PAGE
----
- Keep pulling the sliders until you have reached the desired color balance in your photo.
Say, for example, there is a leaf on the ground in your image that you’d like to get rid of. To remove a small object on a plain background like this, you will use the patch tool in your toolbar.
- To start, open the smart object. You can’t edit this on the smart object, so double-click on the picture where it says “Layer 1” in the “Layers” panel, and a new window will pop open in the panel. This will allow you to edit the source content.
- Then, zoom in by hitting “Command” and the plus sign (+) on the keyboard so you can see up close what you’ll be editing. (You can also click on the navigator tab on the right side of your window, and you’ll see a red box over the image you’re editing. To zoom, you can toggle the slider underneath the thumbnail image.)
- To start removing the unwanted objects in the photo, click on the “Patch” tool. This is over on the toolbar on the left side of your window, and it looks like a patch of clothing.
- Once you click on it, you’ll circle an object that you want to get rid of in your image. You don’t have to get close to it, just draw a circle around the surrounding area.
- Once you circle it, you’ll see a “marching ants” dotted line around the spot. Click on the object within the circle and move it over to a clean area. Once you do that, you’ll see that the undesired spot (i.e. the leaf) disappears very easily.
If you’re uploading this image to your Instagram, you’ll want to crop it in a ratio that works with the app. This can either be square, portrait, or landscape.
- To start, click on “Crop” on the left toolbar.
- Then, go to the very left corner of the top bar and click on the drop-down menu to the right of the crop icon.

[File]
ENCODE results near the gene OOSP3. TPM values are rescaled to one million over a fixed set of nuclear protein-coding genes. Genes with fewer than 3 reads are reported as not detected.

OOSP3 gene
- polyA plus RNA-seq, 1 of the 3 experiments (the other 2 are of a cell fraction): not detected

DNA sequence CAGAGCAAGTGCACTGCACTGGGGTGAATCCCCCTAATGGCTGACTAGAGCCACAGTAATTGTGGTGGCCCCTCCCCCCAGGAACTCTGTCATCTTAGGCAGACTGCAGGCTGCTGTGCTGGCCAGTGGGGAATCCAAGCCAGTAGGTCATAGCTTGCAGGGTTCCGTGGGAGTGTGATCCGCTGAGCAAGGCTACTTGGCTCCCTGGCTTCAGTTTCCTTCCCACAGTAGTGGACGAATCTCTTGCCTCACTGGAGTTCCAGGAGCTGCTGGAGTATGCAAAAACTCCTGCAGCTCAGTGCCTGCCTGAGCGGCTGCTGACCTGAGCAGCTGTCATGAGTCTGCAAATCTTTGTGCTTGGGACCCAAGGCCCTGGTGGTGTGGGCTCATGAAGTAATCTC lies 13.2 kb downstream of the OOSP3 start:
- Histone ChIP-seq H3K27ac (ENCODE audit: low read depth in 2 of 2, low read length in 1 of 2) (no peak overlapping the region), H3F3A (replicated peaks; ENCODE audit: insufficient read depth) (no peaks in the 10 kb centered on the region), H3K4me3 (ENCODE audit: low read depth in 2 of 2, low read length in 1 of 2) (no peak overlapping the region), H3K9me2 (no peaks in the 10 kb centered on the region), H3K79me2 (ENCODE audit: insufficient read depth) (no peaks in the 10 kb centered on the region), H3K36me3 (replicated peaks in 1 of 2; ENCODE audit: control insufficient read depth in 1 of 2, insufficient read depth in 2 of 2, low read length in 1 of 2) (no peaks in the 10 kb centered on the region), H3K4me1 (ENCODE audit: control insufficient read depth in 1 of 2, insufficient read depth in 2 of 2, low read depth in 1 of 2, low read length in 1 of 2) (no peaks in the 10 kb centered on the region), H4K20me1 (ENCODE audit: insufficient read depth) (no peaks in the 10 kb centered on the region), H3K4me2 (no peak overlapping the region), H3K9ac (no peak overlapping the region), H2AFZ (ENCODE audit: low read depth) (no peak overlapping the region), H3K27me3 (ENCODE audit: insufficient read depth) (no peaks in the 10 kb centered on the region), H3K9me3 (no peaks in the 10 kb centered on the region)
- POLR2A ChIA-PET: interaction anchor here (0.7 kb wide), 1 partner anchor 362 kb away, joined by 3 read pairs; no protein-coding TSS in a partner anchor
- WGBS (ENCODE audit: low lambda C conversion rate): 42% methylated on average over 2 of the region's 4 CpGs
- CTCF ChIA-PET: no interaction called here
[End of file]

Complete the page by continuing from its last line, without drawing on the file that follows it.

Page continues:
- If you want to crop your photo into a portrait or landscape, choose the 4:5 ratio.
- This will immediately crop your photo into a portrait.
- If you want a horizontal image instead, go back to the top menu and click the double arrow button to the right of the ratio drop-down menu. This will change a portrait into a landscape image.
- Once you’re happy with the crop, click the check mark on the bar at the top to finish.
Once you’re finished editing your photo, you’ll want to save it to your computer so that you can either go back and make edits on it, send it to someone, or upload it to the web. If you save it as is without doing anything else, it will save your image as a Photoshop document, which will allow you to make changes, save the layers, and keep it editable so that you can go back and continue editing it if needed. That also means that you can’t send it to somebody, because nobody else can open a Photoshop document unless they have Photoshop.
- To save it as a Photoshop document so that you can come back to it and edit it, press “Command” and “S” on your keyboard, or go to “File” in the top menu and click “Save.”
- Once you’ve saved it as an editable file for yourself, you can then save it for the web to make sure that the colors that you’re seeing on your screen are the same that are going to be on the screen on the web
- To do that, go to “File,” then “Export,” and then “Save for Web.”
- A panel will open, and you can click on the drop-down menu to the right of the “Preset” option on the top right of the screen and click “JPEG High.”
- Then, click “Save” to finish.
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Featured photo by @lola_adewuya.